|Philosopher Julián Marías|
St. Augustine's [354-430 A.D.] thought contains something characteristic not only of Christianity but also of the modern epoch: intimacy. We have seen how he bases his philosophy on the inner man. He asks man to enter the interior of his own soul in order to find himself, and with himself, God. This is the great lesson which St. Anselm [1033-1109 A.D.] will learn first, and through him all Western mysticism. . . . The Confessions represents man's first attempt to approach himself. Until the advent of idealism--that is, until the seventeenth century--no one will achieve anything comparable. And when modern man, guided by Descartes, returns to himself and remains alone with his ego, St. Augustine will again acquire profound influence.
Marías, History of Philosophy (Dover Publications, 1967), p. 121 (emphasis added).
I am now plowing through the above book and highly recommend it. Interestingly, the well-known historian Garry Wills seems to say the exact opposite about Augustine:
It is hard to imagine how Dreyfus and Kelly [authors of a book reviewed by Wills] could get sillier about Augustine, but they meet the challenge. They say that he invented the inner life of the mind. “Augustine had to get people to realize that they had an inner life.” . . . . Apart from the inner life of Homer’s heroes, how can professional philosophers think that Plato and his followers (down through Plotinus) needed to wait for Augustine to reveal the reality of inner moral choice?
Garry Wills, source link.
(I deleted the part of the above excerpt from Wills in which Wills claims, in my opinion, too much certainty about the reading habits of the ancients because I have already discussed that narrow issue in another post.)
Well, the mocked Dreyfus and Kelly are apparently joined by Marías in celebrating Augustine's turn to the inner life. Wills claims that "the reality of inner moral choice" was already a matter of discussion by Plato and his followers. But, Marías is not speaking of the mere, bare concept of "inner moral choice."
What Marías is getting at is that in the Confessions we have an intense, dramatic preoccupation with an individual man's inner life, memories, formative influences, successes, and failures. In the Confessions, Augustine creates an autobiographical classic of self-discovery and self-examination in a way not found in Plato himself, whose dialogues do not focus directly and explicitly on the personal crises and transitions of Plato's personal life. (As to Plotinus, whom Wills mentions, I cannot opine because of my lack of familiarity with the scope of all the writings of Plotinus.)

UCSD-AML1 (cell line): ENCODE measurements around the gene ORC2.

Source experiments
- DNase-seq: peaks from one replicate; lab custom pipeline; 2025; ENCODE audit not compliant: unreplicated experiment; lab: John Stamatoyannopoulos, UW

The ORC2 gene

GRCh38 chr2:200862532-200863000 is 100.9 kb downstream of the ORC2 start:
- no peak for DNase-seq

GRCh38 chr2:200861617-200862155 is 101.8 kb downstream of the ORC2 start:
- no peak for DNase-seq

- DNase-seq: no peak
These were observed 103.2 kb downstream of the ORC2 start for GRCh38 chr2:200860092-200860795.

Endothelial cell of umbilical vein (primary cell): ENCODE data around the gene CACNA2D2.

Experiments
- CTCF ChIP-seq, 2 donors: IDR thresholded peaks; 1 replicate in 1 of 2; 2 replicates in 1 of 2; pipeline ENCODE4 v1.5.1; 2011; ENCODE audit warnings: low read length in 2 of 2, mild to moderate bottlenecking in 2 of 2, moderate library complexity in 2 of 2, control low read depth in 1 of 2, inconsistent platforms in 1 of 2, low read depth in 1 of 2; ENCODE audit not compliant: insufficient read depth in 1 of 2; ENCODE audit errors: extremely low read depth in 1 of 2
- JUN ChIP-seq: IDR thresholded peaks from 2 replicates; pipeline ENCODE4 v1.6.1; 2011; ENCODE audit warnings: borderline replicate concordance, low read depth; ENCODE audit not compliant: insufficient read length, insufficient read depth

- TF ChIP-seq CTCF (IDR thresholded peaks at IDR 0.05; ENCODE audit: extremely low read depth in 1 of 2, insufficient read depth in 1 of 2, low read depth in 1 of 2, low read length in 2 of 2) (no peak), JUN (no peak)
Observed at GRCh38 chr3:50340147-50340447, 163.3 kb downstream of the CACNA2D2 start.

Yet, even if, for the sake of argument, we concede that some of the ancients before Augustine also penned "confessions" revealing their personal intellectual and spiritual crises and development, the dramatic, masterfully eloquent way in which Augustine accomplished his "confessions" still stands out as a turning point in Western thought. You do not have to be first in order to mark a turning point. To mark a turning point in thought, you have to be the one who is most memorable in articulating the turning point.
We see this reality in other areas of thought. For example, before Adam Smith, other writers analyzed the market (see, for example, Bernard Mandeville and Richard Cantillon). But, in his classic The Wealth of Nations, Adam Smith "hit it out of the park," so to speak, so that, today, we see his work as a major turning point in economic thought. Likewise, Augustine's Confessions is seen by many as the most memorable articulation in the ancient world of human self-consciousness as it meditates on very particular and specific autobiographical circumstances. (The closest ancient competitor to the Confessions of Augustine, in my view, are The Meditations of Marcus Aurelius, another favorite of mine and of many others.) No one is claiming that Augustine first raised the issue of inner moral choice. That is a straw man target not worth attacking.
Again, I highly recommend Marías' History of Philosophy (which is listed in the Logos Book Store link under the "Ortega y Gasset" category). The book can help us discern truth from the trite exaggeration sometimes found in book reviews.